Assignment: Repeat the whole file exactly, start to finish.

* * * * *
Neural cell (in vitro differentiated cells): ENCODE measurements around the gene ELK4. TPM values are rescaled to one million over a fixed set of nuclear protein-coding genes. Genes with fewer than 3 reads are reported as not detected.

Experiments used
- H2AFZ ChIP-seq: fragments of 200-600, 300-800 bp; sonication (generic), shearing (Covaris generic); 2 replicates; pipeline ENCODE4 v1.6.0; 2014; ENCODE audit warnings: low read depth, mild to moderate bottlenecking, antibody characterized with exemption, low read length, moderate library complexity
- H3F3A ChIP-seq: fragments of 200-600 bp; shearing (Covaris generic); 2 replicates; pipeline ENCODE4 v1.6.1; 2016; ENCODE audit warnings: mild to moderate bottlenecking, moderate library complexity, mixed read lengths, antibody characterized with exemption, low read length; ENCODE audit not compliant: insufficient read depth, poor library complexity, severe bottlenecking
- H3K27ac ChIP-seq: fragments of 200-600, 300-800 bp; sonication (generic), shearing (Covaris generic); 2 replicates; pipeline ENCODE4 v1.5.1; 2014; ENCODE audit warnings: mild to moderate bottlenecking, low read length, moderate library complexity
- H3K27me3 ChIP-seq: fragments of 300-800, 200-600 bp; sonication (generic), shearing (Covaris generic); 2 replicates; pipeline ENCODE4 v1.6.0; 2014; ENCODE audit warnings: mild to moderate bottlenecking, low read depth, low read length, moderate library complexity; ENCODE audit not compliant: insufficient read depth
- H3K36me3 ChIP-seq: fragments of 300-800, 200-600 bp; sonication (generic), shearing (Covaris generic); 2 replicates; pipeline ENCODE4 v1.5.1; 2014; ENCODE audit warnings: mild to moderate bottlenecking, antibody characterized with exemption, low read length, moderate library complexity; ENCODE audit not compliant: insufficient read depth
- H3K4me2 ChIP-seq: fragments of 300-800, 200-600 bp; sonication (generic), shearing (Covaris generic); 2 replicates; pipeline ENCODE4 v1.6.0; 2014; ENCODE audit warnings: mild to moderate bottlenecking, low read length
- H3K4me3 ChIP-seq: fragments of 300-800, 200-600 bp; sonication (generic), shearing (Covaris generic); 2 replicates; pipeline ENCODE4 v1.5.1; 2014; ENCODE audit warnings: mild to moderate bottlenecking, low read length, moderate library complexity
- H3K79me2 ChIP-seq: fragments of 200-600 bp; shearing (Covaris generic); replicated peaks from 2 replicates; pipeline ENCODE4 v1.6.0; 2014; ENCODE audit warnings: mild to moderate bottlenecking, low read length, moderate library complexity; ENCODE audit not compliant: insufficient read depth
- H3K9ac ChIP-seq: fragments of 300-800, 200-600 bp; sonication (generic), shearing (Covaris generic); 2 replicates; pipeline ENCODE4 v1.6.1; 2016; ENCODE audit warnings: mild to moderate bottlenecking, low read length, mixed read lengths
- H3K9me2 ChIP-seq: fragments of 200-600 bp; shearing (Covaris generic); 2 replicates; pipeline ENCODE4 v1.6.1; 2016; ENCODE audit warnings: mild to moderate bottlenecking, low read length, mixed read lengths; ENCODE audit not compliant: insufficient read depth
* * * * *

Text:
Neural cell (in vitro differentiated cells): ENCODE measurements around the gene ELK4. TPM values are rescaled to one million over a fixed set of nuclear protein-coding genes. Genes with fewer than 3 reads are reported as not detected.

Experiments used
- H2AFZ ChIP-seq: fragments of 200-600, 300-800 bp; sonication (generic), shearing (Covaris generic); 2 replicates; pipeline ENCODE4 v1.6.0; 2014; ENCODE audit warnings: low read depth, mild to moderate bottlenecking, antibody characterized with exemption, low read length, moderate library complexity
- H3F3A ChIP-seq: fragments of 200-600 bp; shearing (Covaris generic); 2 replicates; pipeline ENCODE4 v1.6.1; 2016; ENCODE audit warnings: mild to moderate bottlenecking, moderate library complexity, mixed read lengths, antibody characterized with exemption, low read length; ENCODE audit not compliant: insufficient read depth, poor library complexity, severe bottlenecking
- H3K27ac ChIP-seq: fragments of 200-600, 300-800 bp; sonication (generic), shearing (Covaris generic); 2 replicates; pipeline ENCODE4 v1.5.1; 2014; ENCODE audit warnings: mild to moderate bottlenecking, low read length, moderate library complexity
- H3K27me3 ChIP-seq: fragments of 300-800, 200-600 bp; sonication (generic), shearing (Covaris generic); 2 replicates; pipeline ENCODE4 v1.6.0; 2014; ENCODE audit warnings: mild to moderate bottlenecking, low read depth, low read length, moderate library complexity; ENCODE audit not compliant: insufficient read depth
- H3K36me3 ChIP-seq: fragments of 300-800, 200-600 bp; sonication (generic), shearing (Covaris generic); 2 replicates; pipeline ENCODE4 v1.5.1; 2014; ENCODE audit warnings: mild to moderate bottlenecking, antibody characterized with exemption, low read length, moderate library complexity; ENCODE audit not compliant: insufficient read depth
- H3K4me2 ChIP-seq: fragments of 300-800, 200-600 bp; sonication (generic), shearing (Covaris generic); 2 replicates; pipeline ENCODE4 v1.6.0; 2014; ENCODE audit warnings: mild to moderate bottlenecking, low read length
- H3K4me3 ChIP-seq: fragments of 300-800, 200-600 bp; sonication (generic), shearing (Covaris generic); 2 replicates; pipeline ENCODE4 v1.5.1; 2014; ENCODE audit warnings: mild to moderate bottlenecking, low read length, moderate library complexity
- H3K79me2 ChIP-seq: fragments of 200-600 bp; shearing (Covaris generic); replicated peaks from 2 replicates; pipeline ENCODE4 v1.6.0; 2014; ENCODE audit warnings: mild to moderate bottlenecking, low read length, moderate library complexity; ENCODE audit not compliant: insufficient read depth
- H3K9ac ChIP-seq: fragments of 300-800, 200-600 bp; sonication (generic), shearing (Covaris generic); 2 replicates; pipeline ENCODE4 v1.6.1; 2016; ENCODE audit warnings: mild to moderate bottlenecking, low read length, mixed read lengths
- H3K9me2 ChIP-seq: fragments of 200-600 bp; shearing (Covaris generic); 2 replicates; pipeline ENCODE4 v1.6.1; 2016; ENCODE audit warnings: mild to moderate bottlenecking, low read length, mixed read lengths; ENCODE audit not compliant: insufficient read depth